Just hours before the magazine went to press last week, Do It Again, the well-anticipated collaborative EP from Norwegian electronic duo, Röyksopp, and Swedish pop-vocalist Robyn, was officially released after weeks of speculation about it.
Leading the EP, “Monument” feels like it was nearly a tribute act to Röyksopp’s Melody A.M.-era musical style. The vocals are too far down Robyn’s range to really demonstrate what a powerful singer she actually is. The gentle saxophony is incredibly evocative of “She’s So” from Röyksopp’s debut album, although long bridges wending through the song connect unremarkable vocal sections of the song through walls of nearly toneless noise.
“Sayit” is a superb piece of micro-house semi-minimalism, almost like The Field meets Téo & Téa-era Jean-Michel Jarre. Unlike “Monument”, it doesn’t drag on and on, adding flicks of colour and flavour at every change, subtle nuances in every moment of the song. The final chorus is a perfect conclusion to the minutes of build-up before it.
“Do It Again” is to Do It Again as “Get Lucky” was to Daft Punk’s Random Access Memories: actual pop-flavoured electronica, almost jarringly out of place to the songs before it. Indeed, it actually showcases Robyn’s fantastic power as a highly skilled vocalist, against a superbly-constructed song that doesn’t fall prey to too many cliches of the genre, unlike the next song. The neat closing riff is moderately annoying, though: it could definitely be taken onto its own and expanded to a superb song.
“Every Little Thing” takes the EP on a momentary trip through what I would describe as mainstream trash. Even if it opens with something of a Röyksopp trope, the sound that emerges is almost exactly a song from another of a long line of pop artists with supposedly soaring vocals smeared with too much reverb and vocal multipliers and characterised by an inability to enunciate clearly.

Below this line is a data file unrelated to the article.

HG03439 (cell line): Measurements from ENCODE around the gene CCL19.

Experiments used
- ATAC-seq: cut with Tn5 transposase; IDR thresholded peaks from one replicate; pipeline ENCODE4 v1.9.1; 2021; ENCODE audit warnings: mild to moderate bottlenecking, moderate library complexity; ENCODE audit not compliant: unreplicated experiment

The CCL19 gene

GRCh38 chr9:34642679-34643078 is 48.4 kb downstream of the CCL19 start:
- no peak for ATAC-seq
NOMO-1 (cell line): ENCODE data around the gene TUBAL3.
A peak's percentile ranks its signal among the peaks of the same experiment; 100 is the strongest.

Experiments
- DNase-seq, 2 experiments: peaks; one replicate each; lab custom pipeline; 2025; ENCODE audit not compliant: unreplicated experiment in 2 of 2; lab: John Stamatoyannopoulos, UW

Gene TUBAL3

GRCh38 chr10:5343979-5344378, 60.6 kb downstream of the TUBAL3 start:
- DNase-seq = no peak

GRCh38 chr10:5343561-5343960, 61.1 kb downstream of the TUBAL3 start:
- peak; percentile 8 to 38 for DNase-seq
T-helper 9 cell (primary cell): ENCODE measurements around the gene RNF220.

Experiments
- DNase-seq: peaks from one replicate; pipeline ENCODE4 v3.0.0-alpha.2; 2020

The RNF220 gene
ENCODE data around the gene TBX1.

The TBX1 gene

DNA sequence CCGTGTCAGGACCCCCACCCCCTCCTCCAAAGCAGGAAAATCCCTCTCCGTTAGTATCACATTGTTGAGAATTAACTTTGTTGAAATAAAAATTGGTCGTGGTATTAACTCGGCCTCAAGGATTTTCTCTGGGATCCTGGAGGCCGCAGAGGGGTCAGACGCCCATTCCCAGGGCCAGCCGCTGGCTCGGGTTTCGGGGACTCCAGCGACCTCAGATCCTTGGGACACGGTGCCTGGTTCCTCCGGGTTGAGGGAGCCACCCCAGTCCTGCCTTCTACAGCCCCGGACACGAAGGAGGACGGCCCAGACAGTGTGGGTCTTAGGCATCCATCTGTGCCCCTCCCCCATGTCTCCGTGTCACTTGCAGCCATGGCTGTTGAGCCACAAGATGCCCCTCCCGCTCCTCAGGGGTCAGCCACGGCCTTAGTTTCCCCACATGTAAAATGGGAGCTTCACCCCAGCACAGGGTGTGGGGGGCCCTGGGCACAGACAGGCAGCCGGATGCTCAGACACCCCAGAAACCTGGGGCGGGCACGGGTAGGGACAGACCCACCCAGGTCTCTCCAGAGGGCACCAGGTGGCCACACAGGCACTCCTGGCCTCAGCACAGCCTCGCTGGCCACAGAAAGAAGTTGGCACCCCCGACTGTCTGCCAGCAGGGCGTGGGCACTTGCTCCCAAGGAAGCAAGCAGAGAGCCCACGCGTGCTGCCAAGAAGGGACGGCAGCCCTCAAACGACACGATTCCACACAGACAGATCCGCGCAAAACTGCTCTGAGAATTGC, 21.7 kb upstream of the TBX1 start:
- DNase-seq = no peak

“Inside The Idle Hour Club” is the redemption of the collection: flavours of Röyksopp, through and through. It’s subtle, careful and calm, measured and atmospheric, and it embodies everything that I find beautiful about Röyksopp. The near-total lack of vocals lets the superb combination of intricately woven melody and electronic buzz come to the fore.
I found it plaid and predictable in places, especially compared to earlier works from both artists, although it’s obvious that Röyksopp has worked hard to add flavour and dynamism to every moment of the song. The opening and closing, with walls of synthesised pads wending through long filter chains, is more evocative of the Röyksopp we once knew, and the vocals aren’t nearly present enough to even offer much of a judgement of Robyn’s talent. Its length is unsatisfying, and it doesn’t feel so much like a collaboration as I expected. If ever there was an album that exemplified how musicians converge to the mainstream, it is this one.